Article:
Confidence is key Down Under

Overseas-education | Crystal Wu 2 Nov 2021

While many countries are opening up their borders, Australia remains one of the most stringent in terms of pandemic regulations, with the travel ban, which started last March, only slowly lifting this month.

Student globetrotter Nerissa Chow, who is in her last year of university at the University of Queensland, was one of the few who flew back before the ban.

"I quickly booked a flight from Hong Kong to Brisbane to go back before the government announced the border closure. When I went back, the masks were sold out and I had to ask my parents to ship some masks to me," Chow recalled.

"However, not many people wore a mask to the university, which I felt quite scared about."

It was only when the news started reporting confirmed cases that the residents panicked and bulk bought food and tissues. "Luckily my roommates and I bought enough supplies in that period," she said.

Chow shared a flat due to expensive dormitory costs. During the pandemic, she and her flatmates also stayed in a lot more and only went to places frequented by fewer people. "Two weeks after the start of university, UQ switched everything online to protect all students' health and safety."

Online lecture recordings and quizzes that happened weekly, as well as online exams, are some of the new things that Chow had to keep track of in the new normal.

She found the learning experience to be stressful at the beginning due to the many technical difficulties. "I did not get very good grades when I first started online. I was not used to it," she said.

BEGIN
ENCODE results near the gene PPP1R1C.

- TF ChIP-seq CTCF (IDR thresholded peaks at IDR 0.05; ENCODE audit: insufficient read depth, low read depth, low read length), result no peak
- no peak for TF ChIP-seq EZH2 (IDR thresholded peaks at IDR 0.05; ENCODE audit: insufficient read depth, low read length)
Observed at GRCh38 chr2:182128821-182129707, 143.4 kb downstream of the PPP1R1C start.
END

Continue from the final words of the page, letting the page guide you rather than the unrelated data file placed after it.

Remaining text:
She also saw negative impacts of remote learning on her well-being.

"You could not really go out and meet friends. It was just like a lockdown. You just felt stressed - it was not just the studies that affected you, but also the relationships with your friends that you could not go out with. It just made you feel quite depressed."

Chow moved back to Hong Kong to finish her online learning, and hopes to return to Australia for her graduation next year.

Student life in Australia was very different before the pandemic. "To enjoy my university life and get to know more friends from different countries, I joined a dance club and yoga club. It was fun. They held classes every week. You just have to pay A$25 (HK$146) to access half a year of their classes."

Chow has also been a member of the UQ Hong Kong Student Association since her first year. She joined the orientation camp to meet other Hong Kong students from the same university and program. "It hosts events such as barbeque, canoeing and speed friending and welcoming parties," she said.

Looking back on her overseas studying experience, Chow believes that heading Down Under at an earlier age was a better choice.

"If you want to meet more local people, you have to be more confident in your English. Don't be afraid that your English is not good as they know that English is your second language," she said.

"So be confident."

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